Number of threats to mobiles ‘makes your eyes water’


Internet security provider McAfee releases free download of its protection software as it warns consumers of more threats making their way from PCs to mobiles 

McAfee says consumers now have no excuses for not protecting their smartphones after it launched a free version of its software at Mobile World Congress.

The McAfee Mobile Security service is available to download as an app from the Google Play and Apple App Stores. It protects all Android, iPhone and iPad devices against viruses, identification theft and data loss.

It features web protection, as well as call and SMS filtering. The internet security firm also used MWC to launch its third Consumer Mobile Security Report, which revealed that 82 per cent of apps track a consumer’s location and 80 per cent collect location information.

It found that all malware tracks a person’s network use, when they use their device and their location.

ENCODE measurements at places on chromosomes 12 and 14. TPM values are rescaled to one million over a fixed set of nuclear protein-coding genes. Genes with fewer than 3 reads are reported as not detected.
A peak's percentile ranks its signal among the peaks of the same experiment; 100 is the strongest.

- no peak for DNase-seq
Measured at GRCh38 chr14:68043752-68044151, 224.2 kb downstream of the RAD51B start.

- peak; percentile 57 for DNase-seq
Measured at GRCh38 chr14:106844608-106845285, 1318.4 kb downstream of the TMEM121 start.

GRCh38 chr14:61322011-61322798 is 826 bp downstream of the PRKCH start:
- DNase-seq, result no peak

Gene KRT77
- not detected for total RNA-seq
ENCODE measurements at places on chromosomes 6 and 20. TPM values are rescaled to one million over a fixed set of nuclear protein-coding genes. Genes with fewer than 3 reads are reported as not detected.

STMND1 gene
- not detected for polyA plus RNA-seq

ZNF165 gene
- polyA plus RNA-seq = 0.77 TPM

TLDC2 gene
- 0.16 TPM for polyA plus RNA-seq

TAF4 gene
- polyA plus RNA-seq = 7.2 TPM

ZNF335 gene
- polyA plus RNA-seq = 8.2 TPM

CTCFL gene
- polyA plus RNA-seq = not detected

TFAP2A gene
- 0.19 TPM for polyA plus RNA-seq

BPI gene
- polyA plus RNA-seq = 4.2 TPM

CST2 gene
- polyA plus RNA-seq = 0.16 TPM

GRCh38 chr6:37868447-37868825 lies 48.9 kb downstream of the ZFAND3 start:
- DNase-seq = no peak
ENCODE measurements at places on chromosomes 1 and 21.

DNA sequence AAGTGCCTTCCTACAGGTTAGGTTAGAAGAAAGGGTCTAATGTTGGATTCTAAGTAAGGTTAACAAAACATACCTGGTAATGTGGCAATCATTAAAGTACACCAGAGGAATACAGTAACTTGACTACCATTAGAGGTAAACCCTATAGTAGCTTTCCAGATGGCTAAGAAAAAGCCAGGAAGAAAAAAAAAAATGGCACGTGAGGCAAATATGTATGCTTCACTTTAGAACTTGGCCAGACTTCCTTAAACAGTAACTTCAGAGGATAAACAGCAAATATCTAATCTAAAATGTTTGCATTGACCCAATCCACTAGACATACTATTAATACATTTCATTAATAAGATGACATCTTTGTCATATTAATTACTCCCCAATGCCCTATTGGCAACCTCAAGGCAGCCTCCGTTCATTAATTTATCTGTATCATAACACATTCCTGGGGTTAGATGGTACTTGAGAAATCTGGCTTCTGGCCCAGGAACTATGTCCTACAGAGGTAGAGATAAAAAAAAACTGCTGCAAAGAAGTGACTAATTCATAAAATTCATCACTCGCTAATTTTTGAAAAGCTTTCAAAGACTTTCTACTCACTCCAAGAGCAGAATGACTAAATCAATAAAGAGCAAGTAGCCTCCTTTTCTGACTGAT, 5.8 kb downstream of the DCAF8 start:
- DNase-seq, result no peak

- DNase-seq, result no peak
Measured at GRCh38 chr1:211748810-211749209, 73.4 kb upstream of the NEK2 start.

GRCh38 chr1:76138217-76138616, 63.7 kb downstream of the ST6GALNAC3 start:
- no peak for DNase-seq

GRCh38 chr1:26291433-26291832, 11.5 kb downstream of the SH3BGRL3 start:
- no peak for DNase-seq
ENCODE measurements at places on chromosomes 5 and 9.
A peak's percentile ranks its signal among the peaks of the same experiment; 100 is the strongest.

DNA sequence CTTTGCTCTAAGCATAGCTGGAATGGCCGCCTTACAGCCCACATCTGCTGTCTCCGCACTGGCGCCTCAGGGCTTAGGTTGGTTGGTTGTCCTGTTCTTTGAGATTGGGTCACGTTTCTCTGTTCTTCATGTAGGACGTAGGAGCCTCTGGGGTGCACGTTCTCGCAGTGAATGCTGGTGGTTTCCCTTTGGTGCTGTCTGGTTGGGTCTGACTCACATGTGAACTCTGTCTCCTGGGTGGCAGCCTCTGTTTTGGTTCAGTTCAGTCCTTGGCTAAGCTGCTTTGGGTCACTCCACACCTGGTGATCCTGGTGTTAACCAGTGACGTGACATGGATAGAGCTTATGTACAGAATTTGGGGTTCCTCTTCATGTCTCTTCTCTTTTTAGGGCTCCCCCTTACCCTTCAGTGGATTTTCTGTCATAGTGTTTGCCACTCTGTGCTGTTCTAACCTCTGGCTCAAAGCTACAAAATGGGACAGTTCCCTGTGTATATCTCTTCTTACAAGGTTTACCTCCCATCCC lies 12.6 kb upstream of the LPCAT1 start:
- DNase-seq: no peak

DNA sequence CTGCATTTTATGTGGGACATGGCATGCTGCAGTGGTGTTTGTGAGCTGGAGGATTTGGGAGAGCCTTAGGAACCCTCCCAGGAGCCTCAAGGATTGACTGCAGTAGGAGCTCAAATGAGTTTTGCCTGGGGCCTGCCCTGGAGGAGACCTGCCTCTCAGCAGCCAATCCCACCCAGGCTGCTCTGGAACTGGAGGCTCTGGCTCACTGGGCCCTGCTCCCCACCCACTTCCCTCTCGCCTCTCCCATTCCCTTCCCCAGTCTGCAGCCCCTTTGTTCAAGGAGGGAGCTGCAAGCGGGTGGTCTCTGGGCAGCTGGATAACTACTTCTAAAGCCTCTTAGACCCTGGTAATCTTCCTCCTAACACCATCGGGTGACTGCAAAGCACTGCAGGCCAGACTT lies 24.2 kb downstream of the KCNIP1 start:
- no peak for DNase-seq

McAfee vice president and chief technology officer for EMEA Raj Samani (pictured) said the company is also starting to see more security threats commonly found on PCs appear on smartphones.

One such example is Ransomware, which is a type of malware that restricts access to a device and demands a ransom paid to the creator of the malware in order for the restrictions to be removed. Some forms of Ransomware encrypt files on the device, while others lock the device and display messages designed to convince the user to pay.

“From a security perspective, the number of threats we are seeing on mobiles would make your eyes water,” he said.

“The amount of data that apps are looking to extract is worrying. Our data is being targeted by everyone you can think of, from cyber criminals to overaggressive app manufacturers.

“Consumers can’t use price as an excuse now. They have free mobile security available – there is no catch and it’s not a piece of software that gets you to opt into things. Install it and protect your device, yourself and your family because we are now seeing very dangerous threats move from PC to mobile devices.”